Why can't you understand free flow spoken language yet

So I’m closing in on the end of my six month russian challenge. I find I can mostly understand some of the clearly spoken lower intermediate podcasters. e.g. like Russian with Max
I cannot understand really quickly spoken free flow podcasters who aren’t trying to be understood by non-natives like the Kate Clapp or Varlamov. I just realized why. I don’t actually understand understand. It’s simulated understanding. I’ll explain what I mean below…

So Max in Russian with Max speaks pretty slowly and he leaves gaps between words. I understand him mostly.
I can definitely recognize a ton of the words that e.g. Kate Clapp says but although I recognize them, my first thought was she is simply speaking too quickly to understand rather than simply recognize.

But that’s not it I just realized.

I just caught my brain in the act.
I’m trying to translate into English.

I can just about manage this with Max but with Kate Clapp or Varlamov no way can I translate fast enough, hold the English translation in my head and still pay attention to what they are saying.

Light bulb moment. This is the difference between my Spanish and my two other L2’s (French and Russian).
In the case of Spanish I’m not translating into English. It just kind of hits my ears and I know what it means. Like I know the concept not the match to English.

Conversely with both French and Russian they do not just hit my ears and I understand. I need to process somehow and it looks like I’m translating into English.

I forget how/what I did in order to get the Spanish to just being it’s own thing with no real link to English translation back and forth.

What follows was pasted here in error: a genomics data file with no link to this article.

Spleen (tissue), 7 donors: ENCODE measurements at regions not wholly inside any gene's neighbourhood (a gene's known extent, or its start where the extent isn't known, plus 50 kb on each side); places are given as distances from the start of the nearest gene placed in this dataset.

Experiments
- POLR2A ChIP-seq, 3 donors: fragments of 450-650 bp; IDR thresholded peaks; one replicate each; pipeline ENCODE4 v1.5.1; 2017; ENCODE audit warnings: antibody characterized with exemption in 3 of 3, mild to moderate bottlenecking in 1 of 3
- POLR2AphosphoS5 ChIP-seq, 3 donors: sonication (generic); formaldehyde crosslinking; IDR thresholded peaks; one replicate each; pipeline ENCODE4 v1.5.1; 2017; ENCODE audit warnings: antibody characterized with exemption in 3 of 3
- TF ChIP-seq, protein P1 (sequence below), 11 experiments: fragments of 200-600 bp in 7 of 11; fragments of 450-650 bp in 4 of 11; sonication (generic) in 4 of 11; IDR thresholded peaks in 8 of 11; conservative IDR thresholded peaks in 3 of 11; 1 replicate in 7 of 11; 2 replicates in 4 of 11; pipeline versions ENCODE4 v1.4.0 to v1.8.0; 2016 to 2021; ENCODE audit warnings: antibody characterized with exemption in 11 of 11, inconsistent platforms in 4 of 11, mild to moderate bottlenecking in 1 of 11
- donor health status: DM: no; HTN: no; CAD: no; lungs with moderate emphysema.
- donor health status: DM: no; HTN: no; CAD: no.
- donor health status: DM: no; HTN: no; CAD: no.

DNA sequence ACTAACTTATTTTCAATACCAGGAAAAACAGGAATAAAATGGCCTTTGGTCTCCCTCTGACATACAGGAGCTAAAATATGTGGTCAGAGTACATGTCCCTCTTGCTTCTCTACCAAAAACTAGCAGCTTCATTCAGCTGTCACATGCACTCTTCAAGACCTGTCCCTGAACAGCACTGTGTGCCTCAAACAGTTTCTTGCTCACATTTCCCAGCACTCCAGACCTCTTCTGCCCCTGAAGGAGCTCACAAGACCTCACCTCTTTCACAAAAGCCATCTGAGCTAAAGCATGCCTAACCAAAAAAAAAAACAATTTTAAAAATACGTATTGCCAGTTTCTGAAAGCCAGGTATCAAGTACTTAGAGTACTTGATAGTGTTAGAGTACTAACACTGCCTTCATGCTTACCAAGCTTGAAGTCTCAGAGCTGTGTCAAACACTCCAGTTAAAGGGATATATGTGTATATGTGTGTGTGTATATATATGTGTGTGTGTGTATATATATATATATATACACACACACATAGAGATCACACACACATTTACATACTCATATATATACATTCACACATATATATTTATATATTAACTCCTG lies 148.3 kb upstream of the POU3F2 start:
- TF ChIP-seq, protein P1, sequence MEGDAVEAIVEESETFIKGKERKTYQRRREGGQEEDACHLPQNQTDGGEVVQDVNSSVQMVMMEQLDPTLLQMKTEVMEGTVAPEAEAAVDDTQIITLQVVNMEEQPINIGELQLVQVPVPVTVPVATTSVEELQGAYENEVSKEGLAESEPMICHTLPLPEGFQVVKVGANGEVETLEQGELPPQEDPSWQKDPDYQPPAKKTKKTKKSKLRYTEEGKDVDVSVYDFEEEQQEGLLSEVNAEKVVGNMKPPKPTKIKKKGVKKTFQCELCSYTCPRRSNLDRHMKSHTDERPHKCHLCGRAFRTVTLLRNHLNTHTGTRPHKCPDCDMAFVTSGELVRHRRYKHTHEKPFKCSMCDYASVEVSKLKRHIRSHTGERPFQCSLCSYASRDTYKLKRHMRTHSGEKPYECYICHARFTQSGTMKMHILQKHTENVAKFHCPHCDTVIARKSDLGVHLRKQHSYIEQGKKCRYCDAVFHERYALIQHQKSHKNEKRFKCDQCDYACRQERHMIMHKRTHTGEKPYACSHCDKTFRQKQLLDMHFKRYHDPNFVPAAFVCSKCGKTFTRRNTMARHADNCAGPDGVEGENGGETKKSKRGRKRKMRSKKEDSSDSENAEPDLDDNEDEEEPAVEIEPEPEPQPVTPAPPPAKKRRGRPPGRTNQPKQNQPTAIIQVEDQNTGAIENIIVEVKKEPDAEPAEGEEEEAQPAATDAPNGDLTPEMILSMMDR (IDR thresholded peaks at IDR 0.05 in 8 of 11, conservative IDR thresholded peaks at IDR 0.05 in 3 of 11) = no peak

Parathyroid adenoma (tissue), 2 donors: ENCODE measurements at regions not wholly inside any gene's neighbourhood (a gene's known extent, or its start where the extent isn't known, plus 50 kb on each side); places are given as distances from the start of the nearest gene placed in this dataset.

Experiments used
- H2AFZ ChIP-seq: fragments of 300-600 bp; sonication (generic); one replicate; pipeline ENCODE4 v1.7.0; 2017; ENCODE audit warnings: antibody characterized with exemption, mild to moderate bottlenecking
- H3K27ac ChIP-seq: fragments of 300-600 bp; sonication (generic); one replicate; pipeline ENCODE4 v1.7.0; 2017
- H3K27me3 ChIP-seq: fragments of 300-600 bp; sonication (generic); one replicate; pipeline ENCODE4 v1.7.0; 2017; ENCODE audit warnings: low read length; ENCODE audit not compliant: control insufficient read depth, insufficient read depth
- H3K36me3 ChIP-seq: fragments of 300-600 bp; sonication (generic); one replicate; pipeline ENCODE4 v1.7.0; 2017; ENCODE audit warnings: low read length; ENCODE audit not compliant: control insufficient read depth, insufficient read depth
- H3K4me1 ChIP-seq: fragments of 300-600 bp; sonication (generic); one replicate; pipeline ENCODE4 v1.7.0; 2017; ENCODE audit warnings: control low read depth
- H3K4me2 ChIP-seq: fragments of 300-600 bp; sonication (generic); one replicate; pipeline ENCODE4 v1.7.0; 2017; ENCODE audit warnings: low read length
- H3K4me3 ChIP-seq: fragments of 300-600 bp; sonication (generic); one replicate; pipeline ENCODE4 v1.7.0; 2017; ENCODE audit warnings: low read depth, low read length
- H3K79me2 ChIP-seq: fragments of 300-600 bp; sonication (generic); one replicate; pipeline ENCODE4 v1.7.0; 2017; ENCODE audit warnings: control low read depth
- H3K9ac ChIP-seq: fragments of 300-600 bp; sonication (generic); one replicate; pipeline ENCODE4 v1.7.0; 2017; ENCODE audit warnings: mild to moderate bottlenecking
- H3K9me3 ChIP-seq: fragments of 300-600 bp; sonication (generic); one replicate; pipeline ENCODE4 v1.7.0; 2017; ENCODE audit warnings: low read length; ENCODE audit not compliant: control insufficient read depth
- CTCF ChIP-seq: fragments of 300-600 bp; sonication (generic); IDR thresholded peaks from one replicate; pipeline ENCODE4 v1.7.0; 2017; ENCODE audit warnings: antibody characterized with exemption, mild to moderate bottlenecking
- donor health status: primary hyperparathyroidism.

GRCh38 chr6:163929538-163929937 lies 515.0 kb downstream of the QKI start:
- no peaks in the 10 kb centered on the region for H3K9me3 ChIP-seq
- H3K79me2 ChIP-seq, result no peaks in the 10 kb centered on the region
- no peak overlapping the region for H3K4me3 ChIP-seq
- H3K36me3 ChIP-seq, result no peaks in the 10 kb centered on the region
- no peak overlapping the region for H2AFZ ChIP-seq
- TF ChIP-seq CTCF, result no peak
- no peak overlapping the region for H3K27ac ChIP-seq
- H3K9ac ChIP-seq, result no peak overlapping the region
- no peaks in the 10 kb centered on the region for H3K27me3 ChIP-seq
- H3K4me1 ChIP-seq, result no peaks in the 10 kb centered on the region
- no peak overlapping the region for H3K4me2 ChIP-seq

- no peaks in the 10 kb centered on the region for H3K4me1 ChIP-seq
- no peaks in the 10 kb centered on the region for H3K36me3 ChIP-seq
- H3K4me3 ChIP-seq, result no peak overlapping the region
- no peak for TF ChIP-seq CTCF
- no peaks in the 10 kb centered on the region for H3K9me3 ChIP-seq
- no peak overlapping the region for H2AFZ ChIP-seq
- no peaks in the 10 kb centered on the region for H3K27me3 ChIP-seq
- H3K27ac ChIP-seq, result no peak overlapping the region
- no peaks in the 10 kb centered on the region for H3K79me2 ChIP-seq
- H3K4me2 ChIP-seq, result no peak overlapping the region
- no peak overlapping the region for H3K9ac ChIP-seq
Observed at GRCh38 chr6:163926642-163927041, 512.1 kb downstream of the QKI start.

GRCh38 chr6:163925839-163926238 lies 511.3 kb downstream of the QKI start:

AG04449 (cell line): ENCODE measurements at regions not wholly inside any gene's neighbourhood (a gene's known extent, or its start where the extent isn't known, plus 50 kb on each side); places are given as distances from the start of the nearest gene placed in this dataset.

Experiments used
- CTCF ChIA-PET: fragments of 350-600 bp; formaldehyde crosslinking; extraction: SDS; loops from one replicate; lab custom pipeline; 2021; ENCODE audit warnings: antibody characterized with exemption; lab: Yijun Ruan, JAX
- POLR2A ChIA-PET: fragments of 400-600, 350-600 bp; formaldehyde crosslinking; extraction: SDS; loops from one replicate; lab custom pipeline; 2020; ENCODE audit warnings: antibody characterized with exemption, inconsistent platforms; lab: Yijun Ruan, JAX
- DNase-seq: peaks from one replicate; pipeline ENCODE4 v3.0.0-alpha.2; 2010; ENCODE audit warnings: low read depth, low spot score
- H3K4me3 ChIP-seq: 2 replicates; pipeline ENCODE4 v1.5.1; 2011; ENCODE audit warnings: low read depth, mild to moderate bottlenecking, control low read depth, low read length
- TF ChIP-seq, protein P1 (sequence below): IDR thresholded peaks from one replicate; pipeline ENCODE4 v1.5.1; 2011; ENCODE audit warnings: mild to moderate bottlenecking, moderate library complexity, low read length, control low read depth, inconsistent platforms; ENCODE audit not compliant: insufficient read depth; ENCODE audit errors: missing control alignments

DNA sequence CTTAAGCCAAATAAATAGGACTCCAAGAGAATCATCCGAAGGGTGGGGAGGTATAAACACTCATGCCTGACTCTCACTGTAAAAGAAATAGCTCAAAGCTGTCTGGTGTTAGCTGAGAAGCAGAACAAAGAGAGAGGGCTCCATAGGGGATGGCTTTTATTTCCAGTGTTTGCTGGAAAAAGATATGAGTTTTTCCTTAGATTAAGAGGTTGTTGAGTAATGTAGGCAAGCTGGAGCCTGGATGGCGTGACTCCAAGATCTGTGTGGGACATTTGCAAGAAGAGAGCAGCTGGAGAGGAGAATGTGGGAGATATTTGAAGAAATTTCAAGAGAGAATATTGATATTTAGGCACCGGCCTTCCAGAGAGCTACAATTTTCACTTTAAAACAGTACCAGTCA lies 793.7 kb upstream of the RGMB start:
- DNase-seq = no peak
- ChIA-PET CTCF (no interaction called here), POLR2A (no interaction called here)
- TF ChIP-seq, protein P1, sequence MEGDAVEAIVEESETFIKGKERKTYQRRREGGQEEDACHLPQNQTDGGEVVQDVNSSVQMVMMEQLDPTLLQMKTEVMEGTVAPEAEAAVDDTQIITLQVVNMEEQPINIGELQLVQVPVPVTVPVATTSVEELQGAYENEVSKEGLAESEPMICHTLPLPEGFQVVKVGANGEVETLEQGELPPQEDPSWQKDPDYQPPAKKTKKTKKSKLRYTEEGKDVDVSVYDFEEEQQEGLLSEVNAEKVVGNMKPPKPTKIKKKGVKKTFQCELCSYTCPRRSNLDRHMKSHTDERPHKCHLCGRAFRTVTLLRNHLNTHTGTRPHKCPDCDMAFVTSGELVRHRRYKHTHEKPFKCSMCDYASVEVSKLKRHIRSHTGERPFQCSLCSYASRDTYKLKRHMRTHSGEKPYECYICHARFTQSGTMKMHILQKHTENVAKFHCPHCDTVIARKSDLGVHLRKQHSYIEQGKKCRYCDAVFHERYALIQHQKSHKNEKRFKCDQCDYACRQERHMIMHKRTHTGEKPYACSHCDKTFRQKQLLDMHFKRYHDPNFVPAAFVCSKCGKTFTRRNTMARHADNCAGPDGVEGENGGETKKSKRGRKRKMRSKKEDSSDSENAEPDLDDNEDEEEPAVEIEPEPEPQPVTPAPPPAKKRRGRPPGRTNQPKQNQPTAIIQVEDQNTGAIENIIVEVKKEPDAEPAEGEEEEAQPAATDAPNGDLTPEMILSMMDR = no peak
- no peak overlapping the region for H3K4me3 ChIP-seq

Any polyglots on here able to speak to this: to go beyond “fake” understanding to “real” understanding without English translation as a go-between?


I’m not a polyglot, but I remember well the period I paid deliberate attention to this thing. The habit of translating into Russian still pops up once in a while, but very rare.
The first obstacle is uknown words and phrases, of course. With excessive density of them the flow of understanding is just stumbling over too often. Something around 12K known words for English was my pivotal point.
For me, listening to familiar material in 1.5x and 2x speed worked out well, because I just didn’t have time enough to translate and eventually I’ve given up on that, the speed just forced me into listening+imagination (since I already knew every phrase in those texts).
Actual direct understanding comes when you’re not only know or have seen phrases, but got quite bored with them repeating over and over again, like you know, you watch some TV-series and what is first to catch on is something like “what’re you talking about?” or “what’s wrong with you”, or “Why would I…” :smiley: First time you hear them you look them up, the 1001 time you don’t really translate because you don’t need to anymore.
Here again, the amount of read/listened-to words per day can at least ensure reinforcing of those phrases which have become known, but not habitual yet.

It is an ongoing exercise/practice. It is all about exposure. Even in Germany, my understanding varies from person to person. I perfectly understand what my local postman or banker is explaining to me.
My listening hours are nearing the 3000 mark yet understanding working-class people where I work is not easy.
I feel like I am back to A0 in listening/ :slight_smile: My brain was not used to their speed of talking and slurring. The first few days were tough however now my brain is trying to pick up the language.
Additionally, I am trying to listen to street interviews with German speakers. I am not using any subtitles as a crutch. Also, it helps if you listen to the same language day in day out for example I have completely eliminated listening to my native language or English. If there are free moments while doing mindless tasks I always switch on to listening to German. This way I am training my brain to only think in German.
When I watch Television shows I do not use subtitles. Therefore, I am fully focused on deciphering the language. Also, listening to the content at 1.5/2.0x helps.